- The Lost Abbey Gift of the Magi (2014): This was a year in which I went back in time to rediscover some of the Belgian classics I'd enjoyed when first expanding my beery horizons in the late 90s. This beer was one of the first really good modern takes on the golden strong ale style, in my view. It's a beer I've had a few times but one I love to revisit - definitely in the decadent sipper category!
- Wild Beer Co Put it in Your Pipe: Wild may be better known for their sour, farm house and hoppy beers but they certainly brew some very impressive dark beers too. I picked this one up on release but since then it has, rather shamefully, lurked at the back of the beer shelf gathering dust. I'm sure it'll be no worse for it, however. At 5.5% this is one of the lower ABV beers in this selection but from the description, it sounds like it won't be lacking in flavour. Will 2016 be the year the new-wave of British breweries fall back on beers such as this in order to preserve precious hop stocks?
- Jester King Black Metal: I first encountered the wild yeast fermented creations of this Texas-based brewery at De Molen's Borefts festival back in 2012. I recall vividly being wowed by a sour stout - perhaps even the first one I'd tried in that style. The programme suggests that was probably Funk Metal rather than this, which I'm guessing may be its bigger sibling given the higher ABV. I'm not sure where I'll fit this one in - you need to be in the mood to tackle 750ml of 10% anything. Perhaps I'll do well to share this one!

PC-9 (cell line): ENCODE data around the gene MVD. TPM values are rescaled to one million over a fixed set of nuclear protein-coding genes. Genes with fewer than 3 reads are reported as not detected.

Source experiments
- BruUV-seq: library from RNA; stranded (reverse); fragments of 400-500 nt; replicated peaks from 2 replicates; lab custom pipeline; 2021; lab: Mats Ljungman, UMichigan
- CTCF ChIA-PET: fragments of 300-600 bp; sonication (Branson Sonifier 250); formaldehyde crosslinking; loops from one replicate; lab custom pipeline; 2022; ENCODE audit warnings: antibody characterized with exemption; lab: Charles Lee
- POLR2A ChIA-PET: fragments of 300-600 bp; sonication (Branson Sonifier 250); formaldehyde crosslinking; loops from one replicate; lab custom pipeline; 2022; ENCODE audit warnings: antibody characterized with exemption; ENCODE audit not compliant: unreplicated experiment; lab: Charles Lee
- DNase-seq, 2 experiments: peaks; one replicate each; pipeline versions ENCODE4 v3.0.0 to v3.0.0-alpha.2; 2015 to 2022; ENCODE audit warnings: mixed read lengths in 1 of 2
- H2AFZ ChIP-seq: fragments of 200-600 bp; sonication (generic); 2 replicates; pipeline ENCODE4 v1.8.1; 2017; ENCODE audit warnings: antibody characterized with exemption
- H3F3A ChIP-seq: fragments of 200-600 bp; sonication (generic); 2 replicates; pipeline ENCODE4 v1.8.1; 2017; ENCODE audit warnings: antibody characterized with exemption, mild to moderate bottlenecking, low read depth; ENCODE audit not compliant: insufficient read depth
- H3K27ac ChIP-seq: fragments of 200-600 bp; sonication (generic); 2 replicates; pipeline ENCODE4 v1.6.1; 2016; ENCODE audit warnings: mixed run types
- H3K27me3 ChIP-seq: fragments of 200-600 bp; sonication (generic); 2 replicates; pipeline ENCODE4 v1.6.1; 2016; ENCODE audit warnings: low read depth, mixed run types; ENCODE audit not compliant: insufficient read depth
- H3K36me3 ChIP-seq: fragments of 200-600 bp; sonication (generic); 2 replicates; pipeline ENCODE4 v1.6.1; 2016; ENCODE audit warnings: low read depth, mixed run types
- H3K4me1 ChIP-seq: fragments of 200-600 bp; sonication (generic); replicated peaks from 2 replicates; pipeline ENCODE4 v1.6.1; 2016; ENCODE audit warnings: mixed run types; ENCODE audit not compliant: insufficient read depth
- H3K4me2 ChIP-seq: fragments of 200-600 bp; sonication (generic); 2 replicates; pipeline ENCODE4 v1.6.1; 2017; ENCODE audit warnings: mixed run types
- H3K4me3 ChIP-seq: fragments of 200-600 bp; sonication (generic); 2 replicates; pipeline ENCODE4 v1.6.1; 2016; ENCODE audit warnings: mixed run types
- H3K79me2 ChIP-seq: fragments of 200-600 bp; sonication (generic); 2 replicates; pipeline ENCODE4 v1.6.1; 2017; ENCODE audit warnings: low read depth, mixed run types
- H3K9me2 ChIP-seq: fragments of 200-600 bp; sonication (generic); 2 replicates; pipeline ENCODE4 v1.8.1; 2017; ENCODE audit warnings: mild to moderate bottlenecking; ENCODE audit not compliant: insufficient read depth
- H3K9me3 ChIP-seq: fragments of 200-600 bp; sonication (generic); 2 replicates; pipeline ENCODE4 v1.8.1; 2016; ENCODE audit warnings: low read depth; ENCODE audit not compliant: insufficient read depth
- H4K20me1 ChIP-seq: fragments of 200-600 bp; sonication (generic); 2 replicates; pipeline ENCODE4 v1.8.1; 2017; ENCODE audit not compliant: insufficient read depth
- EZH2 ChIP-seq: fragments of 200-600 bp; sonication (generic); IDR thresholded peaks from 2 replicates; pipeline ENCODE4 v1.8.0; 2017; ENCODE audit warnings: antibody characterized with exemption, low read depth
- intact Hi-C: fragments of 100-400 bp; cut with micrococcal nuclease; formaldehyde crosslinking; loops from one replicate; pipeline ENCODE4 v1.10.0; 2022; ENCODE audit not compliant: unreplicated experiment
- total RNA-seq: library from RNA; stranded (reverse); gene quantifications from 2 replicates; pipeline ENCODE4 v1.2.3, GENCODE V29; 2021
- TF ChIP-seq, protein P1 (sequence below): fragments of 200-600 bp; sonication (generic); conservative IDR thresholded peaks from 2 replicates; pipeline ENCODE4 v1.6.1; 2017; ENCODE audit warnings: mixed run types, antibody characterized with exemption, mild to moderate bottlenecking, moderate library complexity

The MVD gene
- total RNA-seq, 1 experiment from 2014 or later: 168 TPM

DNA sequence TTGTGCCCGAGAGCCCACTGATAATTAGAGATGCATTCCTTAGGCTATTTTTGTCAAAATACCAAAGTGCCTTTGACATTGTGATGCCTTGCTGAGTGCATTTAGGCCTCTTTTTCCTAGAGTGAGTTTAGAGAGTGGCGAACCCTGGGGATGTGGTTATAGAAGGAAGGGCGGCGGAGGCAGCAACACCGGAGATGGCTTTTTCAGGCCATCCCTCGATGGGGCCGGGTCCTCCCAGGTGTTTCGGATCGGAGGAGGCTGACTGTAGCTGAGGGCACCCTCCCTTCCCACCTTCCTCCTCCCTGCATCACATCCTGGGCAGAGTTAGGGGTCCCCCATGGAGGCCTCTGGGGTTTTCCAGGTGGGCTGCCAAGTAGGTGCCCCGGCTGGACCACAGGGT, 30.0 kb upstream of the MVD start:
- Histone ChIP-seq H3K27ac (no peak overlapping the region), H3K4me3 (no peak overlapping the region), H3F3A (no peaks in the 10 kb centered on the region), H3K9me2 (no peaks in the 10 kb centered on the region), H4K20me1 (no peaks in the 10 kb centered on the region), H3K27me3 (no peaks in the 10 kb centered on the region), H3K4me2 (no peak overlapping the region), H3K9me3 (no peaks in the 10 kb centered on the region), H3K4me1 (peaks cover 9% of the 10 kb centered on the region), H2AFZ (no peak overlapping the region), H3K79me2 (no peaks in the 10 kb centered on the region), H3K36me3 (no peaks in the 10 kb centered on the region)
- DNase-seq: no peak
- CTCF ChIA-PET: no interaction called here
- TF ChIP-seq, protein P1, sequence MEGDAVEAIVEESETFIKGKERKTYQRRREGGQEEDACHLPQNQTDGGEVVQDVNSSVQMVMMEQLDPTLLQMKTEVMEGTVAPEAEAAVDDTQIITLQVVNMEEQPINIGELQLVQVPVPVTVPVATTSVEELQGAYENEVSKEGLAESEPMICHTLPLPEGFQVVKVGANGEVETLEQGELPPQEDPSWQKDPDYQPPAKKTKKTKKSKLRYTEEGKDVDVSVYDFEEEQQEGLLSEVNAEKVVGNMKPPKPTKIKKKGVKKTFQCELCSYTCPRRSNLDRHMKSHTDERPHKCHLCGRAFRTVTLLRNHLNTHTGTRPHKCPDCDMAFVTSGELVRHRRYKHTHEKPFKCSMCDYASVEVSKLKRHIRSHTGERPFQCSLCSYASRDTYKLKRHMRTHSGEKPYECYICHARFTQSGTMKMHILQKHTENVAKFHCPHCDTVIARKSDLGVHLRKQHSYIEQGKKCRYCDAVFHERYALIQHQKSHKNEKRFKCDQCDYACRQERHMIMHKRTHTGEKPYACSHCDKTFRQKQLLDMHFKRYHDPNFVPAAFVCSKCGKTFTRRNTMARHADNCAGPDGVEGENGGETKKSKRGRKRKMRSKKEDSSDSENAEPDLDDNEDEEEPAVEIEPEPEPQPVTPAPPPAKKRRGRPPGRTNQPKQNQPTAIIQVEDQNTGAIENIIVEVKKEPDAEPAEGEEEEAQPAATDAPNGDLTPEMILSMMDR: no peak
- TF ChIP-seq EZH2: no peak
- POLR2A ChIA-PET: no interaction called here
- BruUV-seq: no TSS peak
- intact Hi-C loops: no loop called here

- Moa Sour Blanc (2013): This was picked up from South London's excellent Hop, Burns and Black - Moa being one of several New Zealand breweries they stock. I had the good fortune to visit Moa during our amazing pre-wedding adventure in 2012 and it was one of the few things I actually blogged about on that trip. This beer is brewed in the traditional Belgian Lambic style and fermented with wild yeast in oak barrels. My palate may well need to call upon this one at some point.